EDITORIAL: Why Daily Review is asking for your support

It’s a fast-changing world. Diverse arts coverage is in trouble as many major media outlets chase clicks through an increasingly narrow range of stories. Niche media outlets, like us, are picking up the slack, and having some great wins. But there’s always more to be done and, for the first time, we would like to ask for your support.

When Daily Review launched in 2013, we did so with one clear goal in mind: to connect audiences with the arts and entertainment industry. It’s something we believe is important, and something we believe we do well, which is why our audience is constantly growing.

Over the last three years, we’ve been proud to have led coverage of the issues affecting Australian arts and culture, from the Age of Brandis, to Sydney’s lockout laws, claims of harassment at SBS, to Sydney Theatre Company’s leadership upheaval. We’ve also reviewed a diverse range of performances, books, films, TV shows, and exhibitions from around the country with our respected and often irreverent, provocative contributors.

Our small team of three staff, plus our regular paid contributors, strive to deliver important news, views and reviews while shining a light on a wider range of artists, companies and issues that mightn’t get mainstream attention. Daily Review remains committed to advocating for an intelligent, inclusive, vibrant and culturally rich Australia that is supported by informed and engaged audiences.

But there’s obviously much, much more we would love to cover. We have big plans for the future of Daily Review, and sometimes our ambitions outweigh our resources.

That’s why we’re reaching out to our wonderful and devoted audience, asking you to join us in the good fight and help to invest further in arts journalism, critique and commentary.

support_daily_reviewOver the coming weeks, you’ll see the Support Daily Review button (the one sitting just to the right) across the site. If you like what you’re reading, that’s your cue to click through and help us out. And if you vehemently disagree, but enjoy how a good debate makes your blood boil, why not send a couple of dollars our way to keep it up? It’s good for your health. We promise.

Please visit the Daily Review support page where you can find out more about our plans, become a supporter, and then have a say in how your contribution is spent.

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Daily Review columnist Luke Buckmaster says:

How many culture websites do you know of that publish writing on new Hollywood movies, and also theatre playing in Australian cities? And concerts? Art exhibitions? Comedy gigs? New TV shows and video games? Politics and social commentary? If you counted with your fingers, I’d be surprised if you used more than one or two.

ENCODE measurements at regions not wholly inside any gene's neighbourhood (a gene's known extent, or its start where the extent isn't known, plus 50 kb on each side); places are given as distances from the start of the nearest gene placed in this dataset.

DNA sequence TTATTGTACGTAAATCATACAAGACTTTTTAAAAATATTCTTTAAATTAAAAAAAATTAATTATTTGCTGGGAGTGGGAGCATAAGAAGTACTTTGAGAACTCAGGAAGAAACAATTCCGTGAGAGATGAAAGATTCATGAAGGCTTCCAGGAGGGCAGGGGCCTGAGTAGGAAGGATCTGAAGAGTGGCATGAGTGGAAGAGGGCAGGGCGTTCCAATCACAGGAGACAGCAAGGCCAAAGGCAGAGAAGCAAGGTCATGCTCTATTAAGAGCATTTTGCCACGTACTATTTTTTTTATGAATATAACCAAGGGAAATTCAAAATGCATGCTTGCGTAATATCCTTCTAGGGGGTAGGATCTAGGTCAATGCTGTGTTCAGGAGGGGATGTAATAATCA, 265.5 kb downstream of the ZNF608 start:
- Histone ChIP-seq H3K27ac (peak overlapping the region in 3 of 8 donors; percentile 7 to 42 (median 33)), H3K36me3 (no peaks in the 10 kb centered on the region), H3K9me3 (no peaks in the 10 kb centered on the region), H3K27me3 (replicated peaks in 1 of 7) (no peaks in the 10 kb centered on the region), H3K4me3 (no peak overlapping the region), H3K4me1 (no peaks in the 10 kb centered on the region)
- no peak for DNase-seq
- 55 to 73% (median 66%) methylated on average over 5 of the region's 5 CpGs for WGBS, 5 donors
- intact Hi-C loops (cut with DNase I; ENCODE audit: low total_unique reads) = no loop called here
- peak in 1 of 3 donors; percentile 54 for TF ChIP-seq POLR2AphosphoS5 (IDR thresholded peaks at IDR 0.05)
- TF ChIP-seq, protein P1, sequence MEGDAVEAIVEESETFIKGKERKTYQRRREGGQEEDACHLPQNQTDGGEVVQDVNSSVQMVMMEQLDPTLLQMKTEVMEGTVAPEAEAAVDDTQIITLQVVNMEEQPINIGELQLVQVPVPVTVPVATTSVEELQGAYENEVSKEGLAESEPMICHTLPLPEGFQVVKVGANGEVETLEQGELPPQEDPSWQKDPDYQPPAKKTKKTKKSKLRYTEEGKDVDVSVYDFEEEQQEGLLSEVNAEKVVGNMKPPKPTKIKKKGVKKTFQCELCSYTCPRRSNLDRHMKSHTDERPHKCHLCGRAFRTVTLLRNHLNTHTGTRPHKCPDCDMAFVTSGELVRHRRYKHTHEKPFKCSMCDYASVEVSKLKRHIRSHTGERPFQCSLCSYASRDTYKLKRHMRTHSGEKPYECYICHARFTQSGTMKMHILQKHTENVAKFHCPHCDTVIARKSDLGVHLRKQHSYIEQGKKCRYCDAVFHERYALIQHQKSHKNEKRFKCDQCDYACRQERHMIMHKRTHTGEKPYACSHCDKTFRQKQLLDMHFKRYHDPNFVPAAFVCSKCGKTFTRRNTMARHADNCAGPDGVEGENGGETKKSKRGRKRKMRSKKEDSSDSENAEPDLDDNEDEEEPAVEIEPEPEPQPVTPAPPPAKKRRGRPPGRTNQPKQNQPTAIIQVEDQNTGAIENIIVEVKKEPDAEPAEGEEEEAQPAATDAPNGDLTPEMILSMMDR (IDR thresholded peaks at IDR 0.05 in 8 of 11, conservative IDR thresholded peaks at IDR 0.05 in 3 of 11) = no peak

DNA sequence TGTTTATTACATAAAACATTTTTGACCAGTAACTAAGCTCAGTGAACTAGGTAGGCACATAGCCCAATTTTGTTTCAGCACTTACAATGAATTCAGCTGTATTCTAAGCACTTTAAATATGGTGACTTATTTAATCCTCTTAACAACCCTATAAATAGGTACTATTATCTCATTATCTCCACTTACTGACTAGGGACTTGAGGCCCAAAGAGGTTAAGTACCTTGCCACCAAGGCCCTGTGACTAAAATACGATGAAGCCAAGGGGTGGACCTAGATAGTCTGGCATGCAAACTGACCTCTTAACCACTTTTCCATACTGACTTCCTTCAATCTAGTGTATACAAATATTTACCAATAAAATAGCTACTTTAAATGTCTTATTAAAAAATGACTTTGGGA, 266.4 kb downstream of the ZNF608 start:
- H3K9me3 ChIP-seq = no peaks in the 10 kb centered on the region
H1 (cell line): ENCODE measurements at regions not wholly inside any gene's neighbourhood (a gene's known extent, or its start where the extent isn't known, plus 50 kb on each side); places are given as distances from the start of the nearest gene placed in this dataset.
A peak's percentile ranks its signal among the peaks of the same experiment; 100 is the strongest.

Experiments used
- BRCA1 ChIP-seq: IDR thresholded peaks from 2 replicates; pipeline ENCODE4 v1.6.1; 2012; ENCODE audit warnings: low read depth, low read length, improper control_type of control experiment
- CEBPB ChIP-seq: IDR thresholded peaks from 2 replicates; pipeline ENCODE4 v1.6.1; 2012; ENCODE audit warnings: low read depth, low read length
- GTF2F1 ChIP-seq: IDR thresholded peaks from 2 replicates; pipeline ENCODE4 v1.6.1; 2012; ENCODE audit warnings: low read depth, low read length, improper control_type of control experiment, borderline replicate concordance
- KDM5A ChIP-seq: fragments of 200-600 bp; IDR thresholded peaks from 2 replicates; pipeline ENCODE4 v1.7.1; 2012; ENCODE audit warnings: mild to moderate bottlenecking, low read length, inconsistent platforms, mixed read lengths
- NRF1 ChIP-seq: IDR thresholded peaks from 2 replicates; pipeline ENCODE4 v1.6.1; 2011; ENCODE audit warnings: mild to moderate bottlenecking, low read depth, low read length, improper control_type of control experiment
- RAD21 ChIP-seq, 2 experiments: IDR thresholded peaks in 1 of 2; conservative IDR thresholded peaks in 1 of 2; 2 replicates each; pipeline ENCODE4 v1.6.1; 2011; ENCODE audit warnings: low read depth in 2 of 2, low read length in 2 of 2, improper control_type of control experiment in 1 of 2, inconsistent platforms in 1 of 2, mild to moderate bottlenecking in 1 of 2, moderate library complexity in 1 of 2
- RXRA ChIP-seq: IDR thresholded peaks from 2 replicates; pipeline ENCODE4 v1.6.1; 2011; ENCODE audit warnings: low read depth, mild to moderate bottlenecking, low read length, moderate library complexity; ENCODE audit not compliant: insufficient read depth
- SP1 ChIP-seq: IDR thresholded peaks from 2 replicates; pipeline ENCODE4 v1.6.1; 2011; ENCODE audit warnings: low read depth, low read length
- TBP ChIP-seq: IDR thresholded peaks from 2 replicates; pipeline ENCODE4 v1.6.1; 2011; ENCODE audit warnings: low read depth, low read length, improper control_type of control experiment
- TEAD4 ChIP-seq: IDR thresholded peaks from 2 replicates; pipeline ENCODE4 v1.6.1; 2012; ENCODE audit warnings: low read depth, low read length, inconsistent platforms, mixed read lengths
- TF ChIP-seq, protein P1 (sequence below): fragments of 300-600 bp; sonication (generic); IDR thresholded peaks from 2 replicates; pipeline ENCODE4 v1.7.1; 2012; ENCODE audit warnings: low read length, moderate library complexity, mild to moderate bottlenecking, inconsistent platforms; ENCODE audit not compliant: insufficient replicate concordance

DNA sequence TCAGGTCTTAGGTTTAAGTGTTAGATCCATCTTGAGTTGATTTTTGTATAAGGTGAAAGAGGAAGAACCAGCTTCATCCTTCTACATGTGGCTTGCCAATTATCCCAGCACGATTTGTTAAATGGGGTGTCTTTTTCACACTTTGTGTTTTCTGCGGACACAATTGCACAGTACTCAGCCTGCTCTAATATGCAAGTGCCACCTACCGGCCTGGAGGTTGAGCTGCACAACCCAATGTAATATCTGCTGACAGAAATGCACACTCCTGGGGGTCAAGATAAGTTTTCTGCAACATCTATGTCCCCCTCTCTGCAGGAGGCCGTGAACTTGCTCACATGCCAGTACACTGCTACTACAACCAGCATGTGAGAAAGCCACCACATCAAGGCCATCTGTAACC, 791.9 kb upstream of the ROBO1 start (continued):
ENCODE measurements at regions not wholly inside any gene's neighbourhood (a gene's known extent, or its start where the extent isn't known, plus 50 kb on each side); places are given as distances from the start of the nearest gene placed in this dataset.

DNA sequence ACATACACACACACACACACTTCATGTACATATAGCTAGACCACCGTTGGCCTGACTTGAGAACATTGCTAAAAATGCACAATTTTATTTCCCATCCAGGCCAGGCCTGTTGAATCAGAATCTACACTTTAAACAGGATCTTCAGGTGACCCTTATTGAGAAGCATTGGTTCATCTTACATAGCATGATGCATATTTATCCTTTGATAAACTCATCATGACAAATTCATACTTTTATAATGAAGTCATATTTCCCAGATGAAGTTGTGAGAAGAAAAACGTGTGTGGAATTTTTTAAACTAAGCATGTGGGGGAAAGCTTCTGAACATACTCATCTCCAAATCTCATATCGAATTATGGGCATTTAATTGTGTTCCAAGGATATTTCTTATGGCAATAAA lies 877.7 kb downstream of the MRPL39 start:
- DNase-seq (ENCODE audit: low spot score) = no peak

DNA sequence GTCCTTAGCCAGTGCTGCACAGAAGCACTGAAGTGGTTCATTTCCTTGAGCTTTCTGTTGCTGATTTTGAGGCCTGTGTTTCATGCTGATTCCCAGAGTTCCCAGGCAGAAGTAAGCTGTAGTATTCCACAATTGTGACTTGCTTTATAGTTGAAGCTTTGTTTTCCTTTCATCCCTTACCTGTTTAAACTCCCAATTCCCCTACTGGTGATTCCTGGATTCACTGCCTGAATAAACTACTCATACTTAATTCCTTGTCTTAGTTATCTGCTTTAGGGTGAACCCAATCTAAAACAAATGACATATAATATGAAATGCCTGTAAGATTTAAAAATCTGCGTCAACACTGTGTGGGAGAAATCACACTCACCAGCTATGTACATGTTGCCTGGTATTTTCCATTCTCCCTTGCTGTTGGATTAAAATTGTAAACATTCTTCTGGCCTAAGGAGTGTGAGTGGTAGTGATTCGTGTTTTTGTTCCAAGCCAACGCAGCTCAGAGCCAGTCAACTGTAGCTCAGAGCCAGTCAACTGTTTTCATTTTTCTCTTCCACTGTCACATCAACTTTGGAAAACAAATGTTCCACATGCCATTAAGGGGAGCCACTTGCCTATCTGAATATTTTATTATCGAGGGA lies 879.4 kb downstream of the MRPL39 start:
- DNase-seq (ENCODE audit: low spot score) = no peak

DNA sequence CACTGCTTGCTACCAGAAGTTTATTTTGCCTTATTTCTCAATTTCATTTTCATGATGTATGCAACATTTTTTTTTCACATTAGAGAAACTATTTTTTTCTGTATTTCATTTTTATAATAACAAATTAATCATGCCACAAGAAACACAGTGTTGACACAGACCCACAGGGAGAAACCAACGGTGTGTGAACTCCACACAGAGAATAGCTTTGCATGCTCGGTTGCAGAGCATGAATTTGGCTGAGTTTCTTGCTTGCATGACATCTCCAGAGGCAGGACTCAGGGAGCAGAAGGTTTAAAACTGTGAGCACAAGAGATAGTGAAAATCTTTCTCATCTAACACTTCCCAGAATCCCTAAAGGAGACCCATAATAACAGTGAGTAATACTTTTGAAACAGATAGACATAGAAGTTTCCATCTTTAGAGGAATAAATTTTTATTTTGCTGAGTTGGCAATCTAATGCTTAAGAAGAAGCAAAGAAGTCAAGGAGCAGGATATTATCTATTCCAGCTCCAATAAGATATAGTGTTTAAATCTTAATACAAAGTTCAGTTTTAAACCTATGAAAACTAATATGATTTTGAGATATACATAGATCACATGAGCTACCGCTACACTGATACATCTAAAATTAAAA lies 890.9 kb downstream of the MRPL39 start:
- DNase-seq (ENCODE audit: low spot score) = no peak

These are uncertain times for arts coverage in Australia. The rise of the online outrage-o-meter means more writers than ever believe “criticism” equals “venting your spleen.” I am old enough to remember when things were better, and young enough to remain relatively optimistic.

A few months after Daily Review launched, back when it was a part of Crikey, Ray Gill questioned if his story selection was perhaps a little random. I said no, Ray, the word you’re looking for is “eclectic.” You should say “eclectic.”

If Daily Review was unintentionally eclectic back then (sorry Ray) it is intentionally so now: a smorgasbord of quality content for Australian culture vultures. Websites like it, powered by culture aficionados who live and breathe this stuff, are about as rare as four leaf clovers in a nuclear fallout.

In the words of Rod Taylor from that exquisitely kitschy Australian film Welcome to Woop Woop, that’s something worth fighting for. Or simply something worth supporting.

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Daily Review columnist Helen Razer says:

Look. Money. It’s not a pleasant topic, is it? And, it is one that has become so frequently demanded and discussed. Everyone is asking for some for their newest project or not-for-profit or story of heartbreak, and you and I are both sick to the back of our crumbling denture of these requests for our cash.

So. I apologise very sincerely for joining the army of digital charity muggers. I must also declare that I do so in self-interest — after all, Daily Review pays me a wage for my work. In one sense, it feels plain wrong to be asking you, or anyone, to fund me and my interests directly. But in the present, it also happens to be the only recourse.

It comes down to this: if you don’t fund arts writing in Australia of the present, nobody will.

Read Helen Razer’s full piece: are you with us, the wankers committed to culture?

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